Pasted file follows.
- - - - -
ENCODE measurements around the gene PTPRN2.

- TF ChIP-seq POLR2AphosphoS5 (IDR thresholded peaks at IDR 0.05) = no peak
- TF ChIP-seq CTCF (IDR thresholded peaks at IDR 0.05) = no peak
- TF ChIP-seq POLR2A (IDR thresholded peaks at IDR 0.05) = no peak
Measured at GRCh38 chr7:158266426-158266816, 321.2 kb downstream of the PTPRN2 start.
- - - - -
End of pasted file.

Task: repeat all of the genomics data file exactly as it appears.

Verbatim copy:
ENCODE measurements around the gene PTPRN2.

- TF ChIP-seq POLR2AphosphoS5 (IDR thresholded peaks at IDR 0.05) = no peak
- TF ChIP-seq CTCF (IDR thresholded peaks at IDR 0.05) = no peak
- TF ChIP-seq POLR2A (IDR thresholded peaks at IDR 0.05) = no peak
Measured at GRCh38 chr7:158266426-158266816, 321.2 kb downstream of the PTPRN2 start.